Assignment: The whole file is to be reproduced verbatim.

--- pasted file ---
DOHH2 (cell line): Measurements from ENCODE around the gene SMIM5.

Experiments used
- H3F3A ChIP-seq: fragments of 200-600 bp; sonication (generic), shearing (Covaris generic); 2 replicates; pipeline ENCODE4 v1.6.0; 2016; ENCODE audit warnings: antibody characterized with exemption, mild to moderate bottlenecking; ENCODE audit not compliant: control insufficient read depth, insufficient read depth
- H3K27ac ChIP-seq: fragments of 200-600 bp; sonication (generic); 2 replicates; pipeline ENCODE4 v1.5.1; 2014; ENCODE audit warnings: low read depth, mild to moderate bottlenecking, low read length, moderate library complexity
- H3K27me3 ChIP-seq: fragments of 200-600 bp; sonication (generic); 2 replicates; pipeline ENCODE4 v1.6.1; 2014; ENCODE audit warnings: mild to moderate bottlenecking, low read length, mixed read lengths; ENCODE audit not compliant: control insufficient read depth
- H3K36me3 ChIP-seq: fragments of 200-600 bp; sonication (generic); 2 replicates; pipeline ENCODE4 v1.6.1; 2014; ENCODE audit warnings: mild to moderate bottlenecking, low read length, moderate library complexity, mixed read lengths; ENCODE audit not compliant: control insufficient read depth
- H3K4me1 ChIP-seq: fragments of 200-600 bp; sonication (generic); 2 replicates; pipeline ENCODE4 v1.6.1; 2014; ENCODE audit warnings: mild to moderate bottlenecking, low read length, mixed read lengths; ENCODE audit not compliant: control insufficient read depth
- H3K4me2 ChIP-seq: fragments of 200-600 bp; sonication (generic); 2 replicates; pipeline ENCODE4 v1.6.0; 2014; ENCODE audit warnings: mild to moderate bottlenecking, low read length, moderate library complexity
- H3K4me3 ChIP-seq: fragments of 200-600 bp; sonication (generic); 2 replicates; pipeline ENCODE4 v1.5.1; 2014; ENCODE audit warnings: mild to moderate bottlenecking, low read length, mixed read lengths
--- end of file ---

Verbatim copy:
DOHH2 (cell line): Measurements from ENCODE around the gene SMIM5.

Experiments used
- H3F3A ChIP-seq: fragments of 200-600 bp; sonication (generic), shearing (Covaris generic); 2 replicates; pipeline ENCODE4 v1.6.0; 2016; ENCODE audit warnings: antibody characterized with exemption, mild to moderate bottlenecking; ENCODE audit not compliant: control insufficient read depth, insufficient read depth
- H3K27ac ChIP-seq: fragments of 200-600 bp; sonication (generic); 2 replicates; pipeline ENCODE4 v1.5.1; 2014; ENCODE audit warnings: low read depth, mild to moderate bottlenecking, low read length, moderate library complexity
- H3K27me3 ChIP-seq: fragments of 200-600 bp; sonication (generic); 2 replicates; pipeline ENCODE4 v1.6.1; 2014; ENCODE audit warnings: mild to moderate bottlenecking, low read length, mixed read lengths; ENCODE audit not compliant: control insufficient read depth
- H3K36me3 ChIP-seq: fragments of 200-600 bp; sonication (generic); 2 replicates; pipeline ENCODE4 v1.6.1; 2014; ENCODE audit warnings: mild to moderate bottlenecking, low read length, moderate library complexity, mixed read lengths; ENCODE audit not compliant: control insufficient read depth
- H3K4me1 ChIP-seq: fragments of 200-600 bp; sonication (generic); 2 replicates; pipeline ENCODE4 v1.6.1; 2014; ENCODE audit warnings: mild to moderate bottlenecking, low read length, mixed read lengths; ENCODE audit not compliant: control insufficient read depth
- H3K4me2 ChIP-seq: fragments of 200-600 bp; sonication (generic); 2 replicates; pipeline ENCODE4 v1.6.0; 2014; ENCODE audit warnings: mild to moderate bottlenecking, low read length, moderate library complexity
- H3K4me3 ChIP-seq: fragments of 200-600 bp; sonication (generic); 2 replicates; pipeline ENCODE4 v1.5.1; 2014; ENCODE audit warnings: mild to moderate bottlenecking, low read length, mixed read lengths